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TECUMSEH, Kan. — His fans remember him as a University of Kansas basketball hero from the 1990’s.

Now, former KU forward Alonzo Jamison is known as a man who needs a different kind of assist, as he faces a life-threatening illness.

His basketball past matters less than the future does for Jamison, now 47 years old. Twenty-five years ago, everyone in the Sunflower State knew his name. The California transplant helped power KU Coach Roy Williams to the NCAA Title Game in 1991.

But now, Jamison needs more than applause. He needs a new kidney. Doctors say he’s contending with renal failure, brought on by diabetes, which he says he’s fought since the mid-90’s. Every night, the father of five sleeps beside his dialysis machine, which helps flush out the toxins his kidneys can’t handle.

“I’ve never been in this position before,” Jamison told FOX 4 News.

“If I were to get off dialysis, I wouldn’t last very long. Right now, I’m at an even keel, but if I had a kidney, I could get off dialysis and do other things.”

Doctors tell Jamison the need for a kidney transplant is becoming more urgent, and treatment is getting expensive. Jamison says he’s been on dialysis treatments for over a year, which have cost approximately $10,000 per month. Jamison says his health insurance helps a little, but not as much as he needs.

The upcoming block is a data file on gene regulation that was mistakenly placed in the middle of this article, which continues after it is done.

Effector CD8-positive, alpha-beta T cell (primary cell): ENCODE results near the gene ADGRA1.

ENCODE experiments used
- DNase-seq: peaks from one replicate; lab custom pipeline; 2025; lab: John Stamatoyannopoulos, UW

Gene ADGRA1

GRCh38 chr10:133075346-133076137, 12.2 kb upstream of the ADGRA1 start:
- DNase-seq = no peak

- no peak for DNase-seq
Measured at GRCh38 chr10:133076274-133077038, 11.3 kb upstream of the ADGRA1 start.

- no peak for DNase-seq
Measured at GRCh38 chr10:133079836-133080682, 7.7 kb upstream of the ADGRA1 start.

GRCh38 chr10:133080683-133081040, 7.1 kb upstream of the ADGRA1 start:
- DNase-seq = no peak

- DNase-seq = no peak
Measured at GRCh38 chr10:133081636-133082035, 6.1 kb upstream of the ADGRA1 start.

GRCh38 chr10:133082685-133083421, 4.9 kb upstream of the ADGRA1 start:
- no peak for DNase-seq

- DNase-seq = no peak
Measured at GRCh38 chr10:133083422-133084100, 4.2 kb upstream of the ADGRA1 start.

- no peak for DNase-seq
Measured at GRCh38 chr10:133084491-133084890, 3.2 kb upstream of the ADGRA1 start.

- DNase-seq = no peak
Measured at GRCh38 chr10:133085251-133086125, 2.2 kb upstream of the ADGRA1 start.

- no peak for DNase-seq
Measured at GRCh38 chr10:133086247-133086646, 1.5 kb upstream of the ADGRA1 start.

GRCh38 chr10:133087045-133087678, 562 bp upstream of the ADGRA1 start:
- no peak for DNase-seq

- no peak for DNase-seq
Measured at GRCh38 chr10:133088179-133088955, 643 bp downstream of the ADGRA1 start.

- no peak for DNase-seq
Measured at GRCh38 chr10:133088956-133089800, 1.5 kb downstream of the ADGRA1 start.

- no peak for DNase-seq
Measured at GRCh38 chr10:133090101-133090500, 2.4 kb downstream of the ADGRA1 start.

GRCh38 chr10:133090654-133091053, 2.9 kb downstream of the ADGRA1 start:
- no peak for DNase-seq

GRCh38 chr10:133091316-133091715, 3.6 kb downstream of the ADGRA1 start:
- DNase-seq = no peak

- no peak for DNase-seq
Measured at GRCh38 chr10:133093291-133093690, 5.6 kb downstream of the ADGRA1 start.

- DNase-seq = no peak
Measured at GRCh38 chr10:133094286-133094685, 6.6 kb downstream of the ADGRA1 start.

“It sucks to see him not be able to do anything he wants. He’s tired and doesn’t have as much energy because of his health issues. You don’t want that for anyone in your family,” Madison Harrell, Jamison’s stepdaughter, said.

Jamison says diabetes runs in his family, and his case is serious enough that if he doesn’t have that transplant soon, he’ll risk losing his life. He says whether or not people chose to help him survive, he encourages them to get involved and help others.

“I want you to at least think about becoming a donor,” Jamison said. “If you haven’t signed the back of your driver’s license, please do that and check that box.”

Jamison says he keeps an overnight bag packed, and his cell phone is always close by, as he awaits a call for transplant surgery that could come at any minute.

“I know I’m going to get a kidney. It’s just a matter of when,” Jamison said.

His prayer is that a donated kidney arrives before the clock runs out.

Jamison will be the beneficiary of a charity auction held by Hoops for Hope KC. The auction will be held on Saturday, June 4th at Avila University in Kansas City.

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